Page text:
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Global Oncology

C-ICAL Meeting Group Photo at ASH Headquarters

July 2022



April 2022

Dr. Leslie Kean speaks at a plenary session at the British Society of Haematology as a representative of ASH's global programs. Listen to the session by clicking here

Children's International Consortium on Acute Leukemia (C-ICAL)
Children around the world can develop leukemia, but a patient’s chance of survival varies greatly based simply on where he or she is born. Children in the U.S. and other high-income countries who are diagnosed with acute leukemias, for example, have a five-year survival rate of 84%, with most patients being able to eventually reach “cure.” Read the full story by clicking here


Healthy Volunteers Overseas (HVO)
​Together with Health Volunteers Overseas (HVO), a nonprofit organization dedicated to improving global health through education, ASH members can provide invaluable consultation, hands-on training, and lectures at the labs, hospitals, and clinics of our partner hematology sites in Cambodia, Peru, and Tanzania. Volunteer assignments range from 2 to 4 weeks. For more information, including the specific needs of each site, please visit the ASH-HVO webpage by clicking here.


Since 1999, AHC has provided high quality, compassionate care to children from every province in Cambodia – regardless of a family’s ability to pay. AHC offers comprehensive clinical services, from lifesaving specialty care to holistic support designed to treat the whole child. In Cambodia, it’s of high need and unprecedented. Between the 19 interconnected departments, we provide over 150,000 quality treatments annually – treatments that are safe, timely, effective and patient-centered, measured and monitored through organisation-wide key performance indicators.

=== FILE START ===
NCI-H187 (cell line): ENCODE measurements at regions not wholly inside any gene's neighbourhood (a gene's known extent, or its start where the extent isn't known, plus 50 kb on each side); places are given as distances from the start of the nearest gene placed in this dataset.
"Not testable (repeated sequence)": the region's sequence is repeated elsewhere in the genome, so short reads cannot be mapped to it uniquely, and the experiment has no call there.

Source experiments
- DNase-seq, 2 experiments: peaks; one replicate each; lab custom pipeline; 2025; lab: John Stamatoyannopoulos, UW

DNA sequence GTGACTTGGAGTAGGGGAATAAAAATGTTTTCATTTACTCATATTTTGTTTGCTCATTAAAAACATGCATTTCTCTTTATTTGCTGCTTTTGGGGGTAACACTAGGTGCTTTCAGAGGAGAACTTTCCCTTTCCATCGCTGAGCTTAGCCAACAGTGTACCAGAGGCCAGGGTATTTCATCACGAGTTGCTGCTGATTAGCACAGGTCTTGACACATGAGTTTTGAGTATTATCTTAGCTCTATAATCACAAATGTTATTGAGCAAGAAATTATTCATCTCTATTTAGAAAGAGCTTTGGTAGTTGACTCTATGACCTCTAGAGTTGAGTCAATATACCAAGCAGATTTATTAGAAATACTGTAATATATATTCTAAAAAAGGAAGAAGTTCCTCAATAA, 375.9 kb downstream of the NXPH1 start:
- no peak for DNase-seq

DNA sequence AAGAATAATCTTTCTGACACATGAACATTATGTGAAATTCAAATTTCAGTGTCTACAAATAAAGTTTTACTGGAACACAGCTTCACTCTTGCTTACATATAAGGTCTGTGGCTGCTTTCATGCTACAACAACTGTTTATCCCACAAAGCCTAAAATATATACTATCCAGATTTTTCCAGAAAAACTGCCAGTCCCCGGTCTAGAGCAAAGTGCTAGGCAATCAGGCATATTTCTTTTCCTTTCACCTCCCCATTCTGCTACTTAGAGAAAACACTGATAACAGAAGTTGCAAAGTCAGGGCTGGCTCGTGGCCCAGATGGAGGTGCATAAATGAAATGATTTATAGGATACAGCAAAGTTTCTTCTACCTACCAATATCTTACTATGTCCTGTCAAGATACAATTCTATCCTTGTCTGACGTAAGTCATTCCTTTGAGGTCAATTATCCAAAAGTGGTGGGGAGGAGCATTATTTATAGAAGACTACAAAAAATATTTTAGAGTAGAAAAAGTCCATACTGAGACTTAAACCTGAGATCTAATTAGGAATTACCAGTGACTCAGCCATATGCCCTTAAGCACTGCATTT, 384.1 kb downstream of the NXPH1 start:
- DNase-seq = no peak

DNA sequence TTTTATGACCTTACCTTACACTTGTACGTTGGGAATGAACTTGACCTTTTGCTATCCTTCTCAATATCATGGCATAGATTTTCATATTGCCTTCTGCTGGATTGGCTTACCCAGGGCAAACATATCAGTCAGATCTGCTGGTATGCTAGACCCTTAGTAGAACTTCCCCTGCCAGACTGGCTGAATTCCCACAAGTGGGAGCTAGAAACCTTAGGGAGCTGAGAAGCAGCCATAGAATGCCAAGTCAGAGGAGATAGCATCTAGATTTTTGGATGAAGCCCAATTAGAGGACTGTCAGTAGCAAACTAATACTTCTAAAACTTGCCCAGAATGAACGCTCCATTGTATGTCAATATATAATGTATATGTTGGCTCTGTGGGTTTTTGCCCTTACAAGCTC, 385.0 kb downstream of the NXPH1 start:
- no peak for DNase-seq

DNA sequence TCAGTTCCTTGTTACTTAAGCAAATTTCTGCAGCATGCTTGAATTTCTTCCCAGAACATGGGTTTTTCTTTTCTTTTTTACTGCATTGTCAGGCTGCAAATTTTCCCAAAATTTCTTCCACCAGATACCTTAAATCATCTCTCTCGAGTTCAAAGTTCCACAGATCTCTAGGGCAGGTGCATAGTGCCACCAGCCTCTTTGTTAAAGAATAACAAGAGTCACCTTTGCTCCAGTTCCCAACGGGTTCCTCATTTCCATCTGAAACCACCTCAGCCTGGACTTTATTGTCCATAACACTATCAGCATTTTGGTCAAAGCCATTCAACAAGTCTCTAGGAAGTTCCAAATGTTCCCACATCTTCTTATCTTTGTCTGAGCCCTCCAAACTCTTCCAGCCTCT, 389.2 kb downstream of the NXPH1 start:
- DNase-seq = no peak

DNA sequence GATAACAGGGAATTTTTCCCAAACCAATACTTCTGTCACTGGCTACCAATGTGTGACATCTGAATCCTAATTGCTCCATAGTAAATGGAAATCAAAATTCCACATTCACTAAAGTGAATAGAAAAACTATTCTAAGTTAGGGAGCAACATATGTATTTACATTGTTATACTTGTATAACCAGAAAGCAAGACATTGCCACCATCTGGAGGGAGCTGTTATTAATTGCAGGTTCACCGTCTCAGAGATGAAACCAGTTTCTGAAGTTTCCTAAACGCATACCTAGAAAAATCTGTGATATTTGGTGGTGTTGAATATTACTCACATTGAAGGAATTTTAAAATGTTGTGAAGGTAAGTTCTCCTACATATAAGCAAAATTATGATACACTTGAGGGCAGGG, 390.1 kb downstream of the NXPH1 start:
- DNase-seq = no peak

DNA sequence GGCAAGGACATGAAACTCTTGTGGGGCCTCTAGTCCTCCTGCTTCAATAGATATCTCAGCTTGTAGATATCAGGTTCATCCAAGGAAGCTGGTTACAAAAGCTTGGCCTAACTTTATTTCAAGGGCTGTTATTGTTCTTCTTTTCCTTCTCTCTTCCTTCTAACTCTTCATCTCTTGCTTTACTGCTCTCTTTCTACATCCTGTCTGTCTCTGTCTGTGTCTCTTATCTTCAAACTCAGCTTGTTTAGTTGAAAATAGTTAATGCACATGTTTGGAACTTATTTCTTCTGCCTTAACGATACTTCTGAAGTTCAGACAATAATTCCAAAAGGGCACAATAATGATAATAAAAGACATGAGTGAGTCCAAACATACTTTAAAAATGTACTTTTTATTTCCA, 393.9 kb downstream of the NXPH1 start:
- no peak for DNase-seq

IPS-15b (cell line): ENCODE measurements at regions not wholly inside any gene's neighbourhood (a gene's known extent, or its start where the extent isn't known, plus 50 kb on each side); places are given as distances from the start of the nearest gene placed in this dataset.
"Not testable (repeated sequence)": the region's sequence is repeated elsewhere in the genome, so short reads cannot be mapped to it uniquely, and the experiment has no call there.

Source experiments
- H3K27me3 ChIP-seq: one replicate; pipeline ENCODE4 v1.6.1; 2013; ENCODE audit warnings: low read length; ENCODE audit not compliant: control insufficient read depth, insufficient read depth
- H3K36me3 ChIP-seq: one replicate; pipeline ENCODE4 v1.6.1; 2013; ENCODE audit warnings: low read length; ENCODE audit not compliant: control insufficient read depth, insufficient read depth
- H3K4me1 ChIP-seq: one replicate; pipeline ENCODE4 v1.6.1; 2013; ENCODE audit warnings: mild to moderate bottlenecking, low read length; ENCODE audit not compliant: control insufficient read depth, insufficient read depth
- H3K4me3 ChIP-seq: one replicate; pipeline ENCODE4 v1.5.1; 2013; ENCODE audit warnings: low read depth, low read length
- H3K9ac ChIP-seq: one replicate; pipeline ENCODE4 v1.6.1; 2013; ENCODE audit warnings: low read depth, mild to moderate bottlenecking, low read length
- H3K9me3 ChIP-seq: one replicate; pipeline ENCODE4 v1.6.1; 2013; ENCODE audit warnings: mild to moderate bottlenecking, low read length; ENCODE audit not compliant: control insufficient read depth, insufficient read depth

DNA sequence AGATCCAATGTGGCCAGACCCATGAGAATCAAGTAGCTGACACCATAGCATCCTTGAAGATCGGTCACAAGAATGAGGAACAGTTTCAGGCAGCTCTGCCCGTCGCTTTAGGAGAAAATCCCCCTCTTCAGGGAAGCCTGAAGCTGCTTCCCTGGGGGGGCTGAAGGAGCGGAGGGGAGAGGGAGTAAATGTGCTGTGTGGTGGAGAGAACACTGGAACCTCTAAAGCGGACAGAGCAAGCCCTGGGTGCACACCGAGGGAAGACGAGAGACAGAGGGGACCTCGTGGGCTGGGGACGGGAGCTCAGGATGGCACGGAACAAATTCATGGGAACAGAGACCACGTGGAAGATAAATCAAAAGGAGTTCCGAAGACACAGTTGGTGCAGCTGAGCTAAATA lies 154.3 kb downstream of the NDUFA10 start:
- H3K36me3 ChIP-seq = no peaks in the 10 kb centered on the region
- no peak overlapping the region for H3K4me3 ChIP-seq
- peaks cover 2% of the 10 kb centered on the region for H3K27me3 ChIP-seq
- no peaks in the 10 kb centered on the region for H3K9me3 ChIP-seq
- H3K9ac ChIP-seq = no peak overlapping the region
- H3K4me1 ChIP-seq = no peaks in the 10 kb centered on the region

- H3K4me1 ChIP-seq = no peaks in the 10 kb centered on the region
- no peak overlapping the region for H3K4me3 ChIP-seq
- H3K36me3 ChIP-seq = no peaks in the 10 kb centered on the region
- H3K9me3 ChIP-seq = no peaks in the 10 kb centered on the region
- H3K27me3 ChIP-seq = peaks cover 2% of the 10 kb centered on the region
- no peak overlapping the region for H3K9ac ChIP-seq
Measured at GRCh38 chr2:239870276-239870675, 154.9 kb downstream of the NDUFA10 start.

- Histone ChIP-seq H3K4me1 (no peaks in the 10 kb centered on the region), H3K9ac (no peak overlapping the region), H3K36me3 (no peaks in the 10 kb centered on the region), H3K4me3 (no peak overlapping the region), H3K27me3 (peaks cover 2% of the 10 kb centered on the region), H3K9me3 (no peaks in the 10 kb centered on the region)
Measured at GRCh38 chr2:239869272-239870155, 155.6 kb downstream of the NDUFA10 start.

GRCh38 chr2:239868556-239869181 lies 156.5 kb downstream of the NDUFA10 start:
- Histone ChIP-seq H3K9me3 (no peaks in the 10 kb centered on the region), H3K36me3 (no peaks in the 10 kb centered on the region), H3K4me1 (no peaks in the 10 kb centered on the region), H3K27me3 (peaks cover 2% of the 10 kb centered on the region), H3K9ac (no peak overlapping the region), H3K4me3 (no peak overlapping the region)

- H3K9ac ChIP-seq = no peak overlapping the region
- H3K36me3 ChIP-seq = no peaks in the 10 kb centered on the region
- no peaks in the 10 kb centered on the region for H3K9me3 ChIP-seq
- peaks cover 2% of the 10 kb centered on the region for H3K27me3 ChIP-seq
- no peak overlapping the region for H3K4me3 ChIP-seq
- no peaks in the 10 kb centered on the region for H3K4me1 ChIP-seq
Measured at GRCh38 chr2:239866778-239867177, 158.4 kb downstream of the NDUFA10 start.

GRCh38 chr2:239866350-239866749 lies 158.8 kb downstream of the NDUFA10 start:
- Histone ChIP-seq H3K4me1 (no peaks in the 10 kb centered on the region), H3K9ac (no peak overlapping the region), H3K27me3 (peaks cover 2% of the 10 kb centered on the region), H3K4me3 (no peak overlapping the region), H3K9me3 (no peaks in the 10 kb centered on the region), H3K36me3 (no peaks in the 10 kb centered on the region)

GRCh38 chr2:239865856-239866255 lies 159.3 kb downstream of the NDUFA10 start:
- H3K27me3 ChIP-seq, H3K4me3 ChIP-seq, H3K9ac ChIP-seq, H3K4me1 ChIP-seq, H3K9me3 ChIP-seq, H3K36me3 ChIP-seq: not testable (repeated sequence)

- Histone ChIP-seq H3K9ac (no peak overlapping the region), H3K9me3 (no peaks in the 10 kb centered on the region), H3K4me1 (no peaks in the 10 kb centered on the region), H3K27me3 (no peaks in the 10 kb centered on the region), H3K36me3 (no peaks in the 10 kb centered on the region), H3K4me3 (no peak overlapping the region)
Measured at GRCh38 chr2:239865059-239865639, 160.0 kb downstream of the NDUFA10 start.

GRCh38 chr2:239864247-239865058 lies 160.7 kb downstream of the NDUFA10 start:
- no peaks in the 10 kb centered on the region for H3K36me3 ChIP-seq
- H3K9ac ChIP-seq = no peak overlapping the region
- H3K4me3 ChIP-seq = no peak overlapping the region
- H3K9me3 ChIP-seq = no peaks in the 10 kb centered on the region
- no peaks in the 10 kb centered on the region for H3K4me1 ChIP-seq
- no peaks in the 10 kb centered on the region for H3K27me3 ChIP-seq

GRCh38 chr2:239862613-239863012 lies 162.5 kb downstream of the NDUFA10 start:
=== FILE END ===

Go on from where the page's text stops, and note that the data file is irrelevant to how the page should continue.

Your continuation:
When the American Society of Hematology was looking for volunteers to travel to Cambodia in 2009, Dr Leslie Kean raised her hand.

“During my trip, I met Dr Phara (Chief of AHC's Eye Clinic). He was seeing a lot of patients with retinoblastoma (one of the major tumors of the eye) and of leukemia, which can also be found in the eye, especially with advanced disease. We talked about how we could go about treating children with cancer. At that time, every child that couldn’t be cured with surgery alone would die of their disease."

Leslie then recruited Dr Bruce Camitta, who became a real driving force.

“Over time, we recruited more volunteers – they join our weekly case conferences with the AHC oncology team. Our work includes mentoring staff, talking about patients and their disease course, and developing protocols. We’ve set up partnerships with our institutions here in the US – who help with funding, running diagnostic tests and giving second opinions on biopsies and imaging studies.”

Now the number of patients is increasing. With that, the need for more funding. Leslie explains:

“Doctors at AHC are incredibly well trained and devoted. They are ready to take care of children with cancer here in Cambodia. That is why we’re supporting AHC’s cancer appeal, to make sure the hospital has the resources it needs to treat Cambodian children with cancer.”

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